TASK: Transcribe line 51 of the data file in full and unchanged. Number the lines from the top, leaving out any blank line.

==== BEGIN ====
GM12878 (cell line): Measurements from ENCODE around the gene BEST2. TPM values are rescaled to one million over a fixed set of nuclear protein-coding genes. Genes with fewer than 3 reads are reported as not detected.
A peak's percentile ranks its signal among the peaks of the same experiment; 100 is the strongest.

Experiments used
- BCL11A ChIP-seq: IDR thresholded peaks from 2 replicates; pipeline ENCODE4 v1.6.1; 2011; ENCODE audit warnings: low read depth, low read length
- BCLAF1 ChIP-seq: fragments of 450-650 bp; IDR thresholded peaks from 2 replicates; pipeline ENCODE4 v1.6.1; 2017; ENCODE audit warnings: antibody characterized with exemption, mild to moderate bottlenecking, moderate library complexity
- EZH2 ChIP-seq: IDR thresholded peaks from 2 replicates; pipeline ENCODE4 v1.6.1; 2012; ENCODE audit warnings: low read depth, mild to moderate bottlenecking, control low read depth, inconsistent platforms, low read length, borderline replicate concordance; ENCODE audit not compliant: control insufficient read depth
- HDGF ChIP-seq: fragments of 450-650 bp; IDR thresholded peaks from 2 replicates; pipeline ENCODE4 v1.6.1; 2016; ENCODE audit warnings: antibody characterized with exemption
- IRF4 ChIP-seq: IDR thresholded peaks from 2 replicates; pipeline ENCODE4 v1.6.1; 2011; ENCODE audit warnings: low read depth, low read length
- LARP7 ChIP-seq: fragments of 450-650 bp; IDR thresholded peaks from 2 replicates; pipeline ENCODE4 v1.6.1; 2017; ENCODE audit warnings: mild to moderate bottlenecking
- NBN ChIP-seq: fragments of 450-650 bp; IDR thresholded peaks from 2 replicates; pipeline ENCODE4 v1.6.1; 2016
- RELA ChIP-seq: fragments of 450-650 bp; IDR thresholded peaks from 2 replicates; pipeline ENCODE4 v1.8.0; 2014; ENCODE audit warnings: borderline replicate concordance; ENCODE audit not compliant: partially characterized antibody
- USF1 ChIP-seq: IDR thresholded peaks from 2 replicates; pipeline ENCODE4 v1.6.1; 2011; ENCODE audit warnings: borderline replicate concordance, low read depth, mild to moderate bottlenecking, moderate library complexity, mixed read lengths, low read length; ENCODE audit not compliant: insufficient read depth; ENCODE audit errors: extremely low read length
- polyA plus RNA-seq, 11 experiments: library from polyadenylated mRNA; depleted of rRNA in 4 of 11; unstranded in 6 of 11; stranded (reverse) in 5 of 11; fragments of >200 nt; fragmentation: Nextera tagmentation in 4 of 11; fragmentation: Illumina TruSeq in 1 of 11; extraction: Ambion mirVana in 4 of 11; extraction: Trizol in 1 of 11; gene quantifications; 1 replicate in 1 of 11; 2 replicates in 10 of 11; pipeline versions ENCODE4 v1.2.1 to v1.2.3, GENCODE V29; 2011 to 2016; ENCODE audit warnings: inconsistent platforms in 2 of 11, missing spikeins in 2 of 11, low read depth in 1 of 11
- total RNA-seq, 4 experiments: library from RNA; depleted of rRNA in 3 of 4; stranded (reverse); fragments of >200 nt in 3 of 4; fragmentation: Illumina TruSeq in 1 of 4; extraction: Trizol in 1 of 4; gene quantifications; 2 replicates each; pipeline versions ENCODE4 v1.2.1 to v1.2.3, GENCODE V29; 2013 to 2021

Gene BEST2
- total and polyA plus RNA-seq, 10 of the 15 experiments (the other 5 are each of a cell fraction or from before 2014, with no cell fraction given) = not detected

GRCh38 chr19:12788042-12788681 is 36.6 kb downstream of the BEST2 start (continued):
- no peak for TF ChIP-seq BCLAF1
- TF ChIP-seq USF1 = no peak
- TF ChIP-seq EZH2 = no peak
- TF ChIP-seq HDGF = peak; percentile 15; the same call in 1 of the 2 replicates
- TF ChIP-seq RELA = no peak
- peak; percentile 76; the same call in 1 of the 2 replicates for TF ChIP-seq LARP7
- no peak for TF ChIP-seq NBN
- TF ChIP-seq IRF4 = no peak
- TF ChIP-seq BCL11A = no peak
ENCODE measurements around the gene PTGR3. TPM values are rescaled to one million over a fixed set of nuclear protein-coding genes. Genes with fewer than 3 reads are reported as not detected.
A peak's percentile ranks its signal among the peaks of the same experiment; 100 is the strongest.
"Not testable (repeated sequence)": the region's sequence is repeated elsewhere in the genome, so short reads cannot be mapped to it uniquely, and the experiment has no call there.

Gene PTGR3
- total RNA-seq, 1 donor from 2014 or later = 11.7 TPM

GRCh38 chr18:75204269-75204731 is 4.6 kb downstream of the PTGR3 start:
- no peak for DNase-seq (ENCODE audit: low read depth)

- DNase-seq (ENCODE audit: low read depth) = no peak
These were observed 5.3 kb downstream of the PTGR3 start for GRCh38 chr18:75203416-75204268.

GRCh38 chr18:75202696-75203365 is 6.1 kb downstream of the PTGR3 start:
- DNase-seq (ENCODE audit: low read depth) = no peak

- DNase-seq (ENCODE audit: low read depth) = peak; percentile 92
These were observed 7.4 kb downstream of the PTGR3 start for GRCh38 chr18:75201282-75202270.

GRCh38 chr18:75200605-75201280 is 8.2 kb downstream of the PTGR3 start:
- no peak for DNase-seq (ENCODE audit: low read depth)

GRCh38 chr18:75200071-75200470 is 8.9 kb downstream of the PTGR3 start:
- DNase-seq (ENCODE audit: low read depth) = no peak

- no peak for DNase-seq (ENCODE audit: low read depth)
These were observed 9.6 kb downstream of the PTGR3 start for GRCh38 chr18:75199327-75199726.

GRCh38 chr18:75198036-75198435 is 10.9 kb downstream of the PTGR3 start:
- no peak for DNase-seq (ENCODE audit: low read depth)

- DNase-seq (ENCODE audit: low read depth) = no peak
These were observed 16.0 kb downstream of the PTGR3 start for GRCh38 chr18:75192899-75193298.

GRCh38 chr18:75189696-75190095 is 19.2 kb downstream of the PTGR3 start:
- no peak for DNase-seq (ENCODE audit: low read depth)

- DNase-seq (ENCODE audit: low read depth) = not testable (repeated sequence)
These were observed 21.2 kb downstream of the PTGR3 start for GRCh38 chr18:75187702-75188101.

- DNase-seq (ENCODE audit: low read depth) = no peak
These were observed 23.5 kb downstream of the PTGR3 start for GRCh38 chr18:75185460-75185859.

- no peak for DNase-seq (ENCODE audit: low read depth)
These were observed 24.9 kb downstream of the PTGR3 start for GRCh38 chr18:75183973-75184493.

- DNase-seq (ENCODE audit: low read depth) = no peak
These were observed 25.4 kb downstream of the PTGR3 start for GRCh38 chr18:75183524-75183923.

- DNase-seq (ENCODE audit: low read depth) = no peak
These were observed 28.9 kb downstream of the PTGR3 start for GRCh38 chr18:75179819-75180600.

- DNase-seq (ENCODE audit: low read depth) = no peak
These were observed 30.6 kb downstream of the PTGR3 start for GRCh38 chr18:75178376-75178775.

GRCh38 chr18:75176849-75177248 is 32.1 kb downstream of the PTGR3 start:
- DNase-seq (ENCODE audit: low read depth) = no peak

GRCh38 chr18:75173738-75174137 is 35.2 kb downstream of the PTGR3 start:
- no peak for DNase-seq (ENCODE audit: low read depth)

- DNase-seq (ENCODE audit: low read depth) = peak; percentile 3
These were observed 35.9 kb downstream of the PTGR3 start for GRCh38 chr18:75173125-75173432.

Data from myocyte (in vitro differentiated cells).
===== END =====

- no peak for DNase-seq (ENCODE audit: low read depth)